Vicodin

vicodin, vicodin abuse, prescription opioids, opioid abuse, prescription drugs

What is Vicodin?

Vicodin is a brand name for a drug called hydrocodone. Vicodin contains hydrocodone bitartrate and acetaminophen. There are three forms of Vicodin that are offered. They are Vicodin, Vicodin ES, and Vicodin HP.

Users of Vicodin are exposed to the risks of opioid misuse, abuse, and addiction. When not taken properly, or when taken with alcohol, Vicodin can lead to respiratory depression that is life-threatening. The medication is in tablet form. Vicodin does contain acetaminophen, which when not taken properly, can lead to liver damage.

Anyone who has accidentally ingested more than 4 grams of acetaminophen in a day, even if they are feeling well, must seek medical treatment right away.

Vicodin is commonly used to treat pain, but it should not be used for long-term. It is most often used for treating pain associated with injuries, dental work, or surgical procedures. While not approved for other uses, it is sometimes prescribed to treat cough or insomnia.

Vicodin Dosage Instructions

When a physician prescribes a Vicodin, the dosage is based on the patient response and the condition being treated. Vicodin should not be taken any longer than it was prescribed for. You should not increase the dosage, or it take it more frequently than prescribed.

It should be taken early, as the pain first appears, so it will be more effective. If the medication isn’t used as prescribed, it can lead to the symptoms of withdrawal. Suddenly stopping Vicodin, without tapering the drug, can lead to various signs of withdrawal, including:

  • Excessive sweating
  • Runny nose
  • Watering eyes
  • Muscle aches
  • Restlessness
  • Confusion

To avoid these kinds of symptoms, your physician will reduce your dosage gradually. If you notice any signs of withdrawal, talk with your pharmacist or your physician.

Addiction to Vicodin

Although Vicodin offers benefits when taken properly for treating pain, it can also be addictive. Those who have a substance abuse disorder, or who have previously abused or had an addiction to alcohol or another drug, are more susceptible. To reduce the chances of becoming addicted, the medication should be taken exactly as prescribed. There are various side effects that one can experience when taking Vicodin. Those side effects might include:

  • Dizziness
  • Drowsiness
  • Vomiting
  • Nausea
  • Anxiety
  • Upset stomach
  • Inability to think clearly
  • Dry mouth
  • Constipation
  • Ringing of the ears
  • Changes in mood

Vicodin should not be used with alcohol because there can be an interaction. Usually, the medicine is prescribed to be taken every four to six hours as needed for pain. When it is taken with alcohol or other drugs, it might cause respiratory distress, slowing your breathing or making you drowsy.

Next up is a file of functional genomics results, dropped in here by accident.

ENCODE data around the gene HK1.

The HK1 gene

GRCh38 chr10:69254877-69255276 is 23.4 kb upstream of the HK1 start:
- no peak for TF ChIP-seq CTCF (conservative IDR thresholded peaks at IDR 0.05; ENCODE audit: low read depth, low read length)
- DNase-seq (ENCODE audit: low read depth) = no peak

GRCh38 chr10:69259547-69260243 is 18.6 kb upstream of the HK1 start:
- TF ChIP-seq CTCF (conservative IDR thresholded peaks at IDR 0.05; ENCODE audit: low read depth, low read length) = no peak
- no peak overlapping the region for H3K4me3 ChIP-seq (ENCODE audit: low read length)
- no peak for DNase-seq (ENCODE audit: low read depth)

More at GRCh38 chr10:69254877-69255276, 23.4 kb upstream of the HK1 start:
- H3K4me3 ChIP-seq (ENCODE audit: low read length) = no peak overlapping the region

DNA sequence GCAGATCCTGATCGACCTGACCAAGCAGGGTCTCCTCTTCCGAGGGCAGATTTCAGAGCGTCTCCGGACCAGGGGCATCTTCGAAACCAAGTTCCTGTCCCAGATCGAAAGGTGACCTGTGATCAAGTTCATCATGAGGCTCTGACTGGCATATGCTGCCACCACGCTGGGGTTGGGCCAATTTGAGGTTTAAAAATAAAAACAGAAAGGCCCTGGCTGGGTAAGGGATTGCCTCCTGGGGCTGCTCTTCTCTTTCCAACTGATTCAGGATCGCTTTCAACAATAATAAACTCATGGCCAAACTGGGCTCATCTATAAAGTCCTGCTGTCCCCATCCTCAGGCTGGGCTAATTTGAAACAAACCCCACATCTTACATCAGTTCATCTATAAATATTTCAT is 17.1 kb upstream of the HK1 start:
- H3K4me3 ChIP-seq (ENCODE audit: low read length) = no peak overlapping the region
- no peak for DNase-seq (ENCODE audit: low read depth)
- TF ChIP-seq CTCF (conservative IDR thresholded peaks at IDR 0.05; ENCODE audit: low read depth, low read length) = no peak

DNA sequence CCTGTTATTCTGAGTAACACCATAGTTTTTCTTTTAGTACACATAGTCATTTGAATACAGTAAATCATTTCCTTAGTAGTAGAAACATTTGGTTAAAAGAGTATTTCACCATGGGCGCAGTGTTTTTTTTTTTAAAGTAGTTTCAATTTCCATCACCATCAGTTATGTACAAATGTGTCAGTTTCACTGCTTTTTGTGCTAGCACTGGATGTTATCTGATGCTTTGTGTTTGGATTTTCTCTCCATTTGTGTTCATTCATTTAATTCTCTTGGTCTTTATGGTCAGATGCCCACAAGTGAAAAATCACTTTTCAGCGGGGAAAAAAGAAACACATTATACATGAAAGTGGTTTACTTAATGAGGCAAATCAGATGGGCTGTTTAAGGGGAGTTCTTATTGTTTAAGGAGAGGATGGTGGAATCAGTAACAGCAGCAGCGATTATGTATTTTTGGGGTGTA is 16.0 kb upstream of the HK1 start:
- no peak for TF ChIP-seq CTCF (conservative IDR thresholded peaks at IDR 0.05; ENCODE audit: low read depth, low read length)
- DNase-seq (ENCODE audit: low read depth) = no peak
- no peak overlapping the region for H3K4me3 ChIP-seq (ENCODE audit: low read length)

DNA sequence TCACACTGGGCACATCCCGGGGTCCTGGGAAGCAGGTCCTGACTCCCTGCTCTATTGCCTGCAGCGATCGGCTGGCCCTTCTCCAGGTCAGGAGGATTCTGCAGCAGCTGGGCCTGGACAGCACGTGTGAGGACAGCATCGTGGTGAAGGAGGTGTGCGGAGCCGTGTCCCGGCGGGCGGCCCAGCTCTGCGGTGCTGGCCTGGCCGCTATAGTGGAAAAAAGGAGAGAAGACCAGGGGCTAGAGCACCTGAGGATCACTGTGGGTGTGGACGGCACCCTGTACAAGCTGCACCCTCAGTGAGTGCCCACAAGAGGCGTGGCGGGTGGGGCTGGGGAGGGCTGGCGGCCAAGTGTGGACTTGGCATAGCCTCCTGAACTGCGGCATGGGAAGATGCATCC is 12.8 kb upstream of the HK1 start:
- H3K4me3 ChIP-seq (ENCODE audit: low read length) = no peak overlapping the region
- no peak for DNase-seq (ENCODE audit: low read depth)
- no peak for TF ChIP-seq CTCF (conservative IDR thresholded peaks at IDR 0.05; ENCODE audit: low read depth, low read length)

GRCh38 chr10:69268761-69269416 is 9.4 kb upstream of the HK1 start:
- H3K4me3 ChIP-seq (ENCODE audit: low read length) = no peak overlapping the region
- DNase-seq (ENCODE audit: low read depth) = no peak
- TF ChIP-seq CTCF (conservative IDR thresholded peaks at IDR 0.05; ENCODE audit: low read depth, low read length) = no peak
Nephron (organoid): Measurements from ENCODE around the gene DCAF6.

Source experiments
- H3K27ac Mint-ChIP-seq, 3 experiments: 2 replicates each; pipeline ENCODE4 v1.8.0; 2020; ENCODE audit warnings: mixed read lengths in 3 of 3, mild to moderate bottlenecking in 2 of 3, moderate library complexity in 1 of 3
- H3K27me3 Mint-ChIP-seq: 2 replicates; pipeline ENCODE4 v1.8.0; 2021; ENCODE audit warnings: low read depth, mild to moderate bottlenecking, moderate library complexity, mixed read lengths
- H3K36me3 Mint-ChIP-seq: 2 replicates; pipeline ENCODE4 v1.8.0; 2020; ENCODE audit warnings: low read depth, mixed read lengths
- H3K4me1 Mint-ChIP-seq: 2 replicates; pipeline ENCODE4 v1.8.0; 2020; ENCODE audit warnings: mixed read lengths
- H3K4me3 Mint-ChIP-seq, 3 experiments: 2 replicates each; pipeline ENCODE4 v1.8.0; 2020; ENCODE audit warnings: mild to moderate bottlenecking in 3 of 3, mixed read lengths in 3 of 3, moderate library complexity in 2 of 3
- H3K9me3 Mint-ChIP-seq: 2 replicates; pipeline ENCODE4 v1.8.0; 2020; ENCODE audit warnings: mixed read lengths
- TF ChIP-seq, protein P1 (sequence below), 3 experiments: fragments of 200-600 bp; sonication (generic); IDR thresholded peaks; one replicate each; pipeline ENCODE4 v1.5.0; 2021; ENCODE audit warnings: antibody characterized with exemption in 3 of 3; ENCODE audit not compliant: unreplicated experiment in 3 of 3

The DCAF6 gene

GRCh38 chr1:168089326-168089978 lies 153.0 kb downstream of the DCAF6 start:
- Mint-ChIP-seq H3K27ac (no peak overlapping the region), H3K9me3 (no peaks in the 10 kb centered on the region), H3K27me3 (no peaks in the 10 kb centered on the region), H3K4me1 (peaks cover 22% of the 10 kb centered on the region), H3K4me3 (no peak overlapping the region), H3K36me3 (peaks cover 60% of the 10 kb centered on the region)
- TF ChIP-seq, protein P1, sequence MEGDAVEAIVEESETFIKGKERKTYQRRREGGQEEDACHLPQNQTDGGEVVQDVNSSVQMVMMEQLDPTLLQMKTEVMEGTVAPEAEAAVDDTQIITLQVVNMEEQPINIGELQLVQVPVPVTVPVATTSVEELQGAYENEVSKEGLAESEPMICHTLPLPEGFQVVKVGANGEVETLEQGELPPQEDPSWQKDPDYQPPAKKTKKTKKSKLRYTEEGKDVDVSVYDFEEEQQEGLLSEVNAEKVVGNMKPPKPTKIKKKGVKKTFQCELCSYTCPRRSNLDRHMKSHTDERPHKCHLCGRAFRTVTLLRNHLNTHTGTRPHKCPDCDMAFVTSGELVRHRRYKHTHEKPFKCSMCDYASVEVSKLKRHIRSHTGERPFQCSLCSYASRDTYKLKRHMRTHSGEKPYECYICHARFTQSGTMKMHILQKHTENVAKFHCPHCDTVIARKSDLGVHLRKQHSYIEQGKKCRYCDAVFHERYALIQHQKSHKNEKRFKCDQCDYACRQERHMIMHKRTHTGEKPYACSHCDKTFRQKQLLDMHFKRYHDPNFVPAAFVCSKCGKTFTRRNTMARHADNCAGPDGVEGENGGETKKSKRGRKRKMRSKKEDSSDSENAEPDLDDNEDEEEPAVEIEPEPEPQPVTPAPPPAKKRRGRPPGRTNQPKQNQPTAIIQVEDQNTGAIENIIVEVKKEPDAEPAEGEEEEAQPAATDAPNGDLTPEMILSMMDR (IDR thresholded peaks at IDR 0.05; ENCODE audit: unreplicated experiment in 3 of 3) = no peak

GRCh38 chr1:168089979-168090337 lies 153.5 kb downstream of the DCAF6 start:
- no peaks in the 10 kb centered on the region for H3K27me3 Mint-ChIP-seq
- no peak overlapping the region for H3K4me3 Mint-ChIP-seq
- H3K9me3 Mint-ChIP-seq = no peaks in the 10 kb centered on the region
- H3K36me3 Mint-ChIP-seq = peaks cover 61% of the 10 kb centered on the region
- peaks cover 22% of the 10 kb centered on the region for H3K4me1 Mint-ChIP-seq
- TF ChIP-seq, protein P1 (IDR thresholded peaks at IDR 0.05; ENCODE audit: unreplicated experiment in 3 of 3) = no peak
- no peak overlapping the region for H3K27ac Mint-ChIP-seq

Vicodin shouldn’t be taken with narcotics, sedatives, tranquilizers, sleeping pills, muscle relaxers, atropine, benztropine, glycopyrrolate, dimenhydrinate, scopolamine, bronchodilators, some irritable bowel medications, antidepressants, and some medications to treat urinary and bladder disorders.

There are several other brand names for the drug marketed under the Vicodin brand name. The generic version is hydrocodone/acetaminophen. Other brand names are Lortab, Norco, and Zohydro.

The Different Vicodin Doses

There are different doses of Vicodin available. Doctors prescribe the doses dependent on the patient, his or her condition, and how well they respond to the drug. Vicodin 5/300 contains hydrocodone bitartrate 5 mg and 300 mg acetaminophen. Vicodin ES contains 7.5 mg hydrocodone bitartrate and 300 mg acetaminophen and Vicodin HP contains 10 mg hydrocodone bitartrate and 300 mg acetaminophen.

Possible Side Effects from Vicodin

Vicodin can lead to various side effects. If you suffer from the signs of an allergic reaction, you should seek immediate medical care. Signs of an allergic reaction include:

  • Swelling of the throat, face, lips, or tongue
  • Hives
  • Difficulty breathing

While it is very rare, acetaminophen can cause a skin reaction that could be fatal. This reaction can occur in people who have taken acetaminophen without a reaction in the past. If you experience redness of the skin or a rash that spreads with peeling and blistering, stop the medication and see your physician right away. If that is the case, never take a medication containing acetaminophen again. If you suffer from any of these side effects, call your physician:

  • Shallow breathing or noisy breathing
  • Weak pulse, slow heartbeat
  • Feeling faint, lightheaded
  • Difficult or painful urination
  • Liver problems
  • Dark urine
  • Jaundice
  • Nausea, upper stomach pain
  • Loss of appetite
  • Tiredness
  • Unusual behavior or thoughts
  • Confusion
  • Sudden weakness
  • Feeling ill, fever, chills, unusual bleeding or bruising, sore throat

If you are experiencing the symptoms of serotonin syndrome, such as sweating, fever, agitation, hallucinations, muscle stiffness, shivering, loss of coordination, diarrhea, vomiting, nausea, twitching, fever, fast heart rate, or shivering, go to the nearest emergency room.

 

Leave a Reply

Your email address will not be published. Required fields are marked *

Connect With Us
Addiction Info and Resources Delivered To You
We regularly send out information for people who struggle with addiction as well as their loved ones.
Never display this again